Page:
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Exorcising Hitler: The Occupation and Denazification of Germany
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Exorcising Hitler: The Occupation and Denazification of Germany

3.77  ·  Rating Details  ·  260 Ratings  ·  43 Reviews
The collapse of the Third Reich in 1945 was an event nearly unprecedented in history. Only the fall of the Roman Empire fifteen hundred years earlier compares to the destruction visited on Germany. The country's cities lay in ruins, its economic base devastated. The German people stood at the brink of starvation, millions of them still in POW camps. This was the starting p ...more
Hardcover, 480 pages
Published May 10th 2011 by Bloomsbury Press (first published March 2011)
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Michael Flanagan
Jun 14, 2012 Michael Flanagan rated it really liked it
Shelves: ww-2, nazi
Ever wanted to know what happened in Germany after the years that followed the end of World War II. What happened to the countless Nazi party members, the men who bank rolled the Reich, the everyday soldier and citizens then this book is for you. The author deliver an easy read book covering all the political intrigue and the day to day life in post war Germany. The birth of the cold war is also well covered in this intriguing book.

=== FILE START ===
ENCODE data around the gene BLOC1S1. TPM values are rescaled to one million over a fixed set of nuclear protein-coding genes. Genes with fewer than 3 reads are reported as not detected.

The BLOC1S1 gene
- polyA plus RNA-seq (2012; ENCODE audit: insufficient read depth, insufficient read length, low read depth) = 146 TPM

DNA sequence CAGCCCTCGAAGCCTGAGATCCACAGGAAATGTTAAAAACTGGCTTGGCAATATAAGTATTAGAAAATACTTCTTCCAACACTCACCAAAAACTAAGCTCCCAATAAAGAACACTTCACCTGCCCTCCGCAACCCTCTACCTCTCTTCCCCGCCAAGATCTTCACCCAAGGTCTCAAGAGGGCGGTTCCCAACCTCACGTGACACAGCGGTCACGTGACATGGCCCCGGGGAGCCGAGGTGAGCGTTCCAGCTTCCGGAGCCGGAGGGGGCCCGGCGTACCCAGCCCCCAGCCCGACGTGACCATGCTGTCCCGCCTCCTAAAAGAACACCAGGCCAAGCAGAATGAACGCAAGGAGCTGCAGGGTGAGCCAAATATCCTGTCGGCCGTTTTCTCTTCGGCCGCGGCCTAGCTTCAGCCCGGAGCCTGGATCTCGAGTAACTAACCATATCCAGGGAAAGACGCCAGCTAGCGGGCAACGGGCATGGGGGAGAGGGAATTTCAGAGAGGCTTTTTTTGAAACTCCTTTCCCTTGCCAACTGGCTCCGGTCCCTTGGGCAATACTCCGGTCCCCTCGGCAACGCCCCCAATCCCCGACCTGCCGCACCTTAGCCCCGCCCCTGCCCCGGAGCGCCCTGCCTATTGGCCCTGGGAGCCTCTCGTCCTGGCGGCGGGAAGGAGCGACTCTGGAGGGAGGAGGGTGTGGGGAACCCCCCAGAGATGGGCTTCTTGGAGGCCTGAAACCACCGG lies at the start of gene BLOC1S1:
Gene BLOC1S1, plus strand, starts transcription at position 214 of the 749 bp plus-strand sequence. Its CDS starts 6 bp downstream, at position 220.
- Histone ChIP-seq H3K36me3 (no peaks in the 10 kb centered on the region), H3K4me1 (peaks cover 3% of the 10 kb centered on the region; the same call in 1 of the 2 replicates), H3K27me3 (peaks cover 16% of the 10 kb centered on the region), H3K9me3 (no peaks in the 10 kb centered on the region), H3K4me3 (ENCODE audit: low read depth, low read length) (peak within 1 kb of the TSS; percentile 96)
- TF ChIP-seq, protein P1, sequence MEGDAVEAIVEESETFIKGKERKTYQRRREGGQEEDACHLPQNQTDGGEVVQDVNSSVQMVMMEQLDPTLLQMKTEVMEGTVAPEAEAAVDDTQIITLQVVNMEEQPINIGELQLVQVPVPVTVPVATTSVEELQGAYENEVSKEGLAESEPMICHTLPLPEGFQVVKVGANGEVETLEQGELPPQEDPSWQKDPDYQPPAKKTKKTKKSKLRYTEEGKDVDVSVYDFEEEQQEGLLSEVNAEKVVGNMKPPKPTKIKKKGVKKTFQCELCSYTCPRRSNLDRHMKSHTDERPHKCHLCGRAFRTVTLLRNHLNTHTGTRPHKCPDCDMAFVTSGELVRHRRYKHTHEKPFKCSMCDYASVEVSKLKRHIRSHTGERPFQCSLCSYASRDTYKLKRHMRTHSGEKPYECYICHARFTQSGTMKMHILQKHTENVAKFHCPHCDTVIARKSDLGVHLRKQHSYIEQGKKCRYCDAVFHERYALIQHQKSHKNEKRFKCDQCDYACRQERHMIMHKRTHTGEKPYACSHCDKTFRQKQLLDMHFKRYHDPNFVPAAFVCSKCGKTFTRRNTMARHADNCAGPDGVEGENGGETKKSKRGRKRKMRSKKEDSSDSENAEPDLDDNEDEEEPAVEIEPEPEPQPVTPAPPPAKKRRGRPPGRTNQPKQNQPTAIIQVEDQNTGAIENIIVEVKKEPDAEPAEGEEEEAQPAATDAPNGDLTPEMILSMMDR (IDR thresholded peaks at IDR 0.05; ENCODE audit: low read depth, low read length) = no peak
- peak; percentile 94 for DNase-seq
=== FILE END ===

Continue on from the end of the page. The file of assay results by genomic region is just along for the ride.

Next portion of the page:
Aug 08, 2011 Wanda rated it really liked it
This book is an extremely well written and accessible history of the aftermath of WW II in Germany and what that country experienced on the road to "normality." This was truly a fascinating read, and very well written. I learned a good deal that I had known only through a great deal of the U.S. post WW II narrative, that conveniently glossed over the poor actions of some of the U.S. G.I.s and the attitude of many in the U.S. spearheaded by Robert Morgenthau (FDR's Secy of Treasury) that was puni ...more
David Lowther
Oct 25, 2013 David Lowther rated it really liked it
This is a terrific book which deals with the collapse of Germany in the immediate aftermath of the defeat of the Third Reich in 1945. Although the Russian sector is frequently mentioned, the main emphasis is on what happened in the zones of occupation governed by Great Britain and the United States.

The narrative ends more or less with the end of denazification and the beginnings of self-government in 1947. There is, however, an excellent epilogue which takes the reader through the establishment
Jan 03, 2016 Brent rated it really liked it